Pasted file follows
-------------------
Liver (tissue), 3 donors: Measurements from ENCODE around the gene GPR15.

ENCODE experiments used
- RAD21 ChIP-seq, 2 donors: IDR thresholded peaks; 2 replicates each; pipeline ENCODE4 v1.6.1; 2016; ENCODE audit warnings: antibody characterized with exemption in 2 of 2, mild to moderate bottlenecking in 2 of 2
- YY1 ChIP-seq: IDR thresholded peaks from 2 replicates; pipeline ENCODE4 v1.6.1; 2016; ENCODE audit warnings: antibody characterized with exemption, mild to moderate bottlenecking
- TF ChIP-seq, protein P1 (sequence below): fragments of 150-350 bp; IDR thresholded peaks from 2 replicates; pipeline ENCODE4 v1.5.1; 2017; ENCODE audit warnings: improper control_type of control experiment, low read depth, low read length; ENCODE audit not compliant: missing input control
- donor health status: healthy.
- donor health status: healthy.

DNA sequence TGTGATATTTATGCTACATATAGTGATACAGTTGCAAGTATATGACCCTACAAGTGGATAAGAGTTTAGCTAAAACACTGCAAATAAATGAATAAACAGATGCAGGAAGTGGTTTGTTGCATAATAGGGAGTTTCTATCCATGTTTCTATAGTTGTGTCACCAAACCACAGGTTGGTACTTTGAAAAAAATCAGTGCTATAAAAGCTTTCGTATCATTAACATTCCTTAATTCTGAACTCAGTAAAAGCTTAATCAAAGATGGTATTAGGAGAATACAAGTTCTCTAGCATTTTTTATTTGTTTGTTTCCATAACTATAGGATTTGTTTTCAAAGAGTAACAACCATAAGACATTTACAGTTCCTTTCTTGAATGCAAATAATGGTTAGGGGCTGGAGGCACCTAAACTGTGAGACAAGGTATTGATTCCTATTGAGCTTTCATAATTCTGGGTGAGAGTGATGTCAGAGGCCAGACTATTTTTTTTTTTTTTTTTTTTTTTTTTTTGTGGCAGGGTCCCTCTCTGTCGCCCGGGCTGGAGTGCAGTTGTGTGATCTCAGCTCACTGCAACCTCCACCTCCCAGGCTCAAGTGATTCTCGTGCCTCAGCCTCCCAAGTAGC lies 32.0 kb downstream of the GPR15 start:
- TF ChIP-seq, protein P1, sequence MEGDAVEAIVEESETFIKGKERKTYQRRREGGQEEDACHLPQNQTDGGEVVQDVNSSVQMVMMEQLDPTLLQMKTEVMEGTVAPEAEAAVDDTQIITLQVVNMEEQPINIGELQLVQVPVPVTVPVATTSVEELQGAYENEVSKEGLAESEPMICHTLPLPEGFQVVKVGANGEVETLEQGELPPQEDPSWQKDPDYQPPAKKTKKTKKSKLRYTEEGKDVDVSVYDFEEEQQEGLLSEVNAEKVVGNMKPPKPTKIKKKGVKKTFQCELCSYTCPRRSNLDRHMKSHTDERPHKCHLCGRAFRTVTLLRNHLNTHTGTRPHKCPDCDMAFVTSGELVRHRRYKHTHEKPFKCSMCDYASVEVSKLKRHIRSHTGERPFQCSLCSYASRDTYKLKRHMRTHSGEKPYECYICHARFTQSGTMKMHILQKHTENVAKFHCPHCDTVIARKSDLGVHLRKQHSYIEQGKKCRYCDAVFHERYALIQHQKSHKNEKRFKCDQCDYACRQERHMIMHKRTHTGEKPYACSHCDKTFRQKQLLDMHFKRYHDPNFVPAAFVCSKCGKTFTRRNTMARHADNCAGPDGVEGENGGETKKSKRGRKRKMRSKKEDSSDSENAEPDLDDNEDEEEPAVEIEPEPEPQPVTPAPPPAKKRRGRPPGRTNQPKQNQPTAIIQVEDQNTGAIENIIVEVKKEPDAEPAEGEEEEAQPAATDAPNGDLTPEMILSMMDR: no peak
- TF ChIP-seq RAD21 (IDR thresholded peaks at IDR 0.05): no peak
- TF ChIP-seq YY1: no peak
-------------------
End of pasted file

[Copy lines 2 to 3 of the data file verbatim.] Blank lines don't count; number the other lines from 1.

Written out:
ENCODE experiments used
- RAD21 ChIP-seq, 2 donors: IDR thresholded peaks; 2 replicates each; pipeline ENCODE4 v1.6.1; 2016; ENCODE audit warnings: antibody characterized with exemption in 2 of 2, mild to moderate bottlenecking in 2 of 2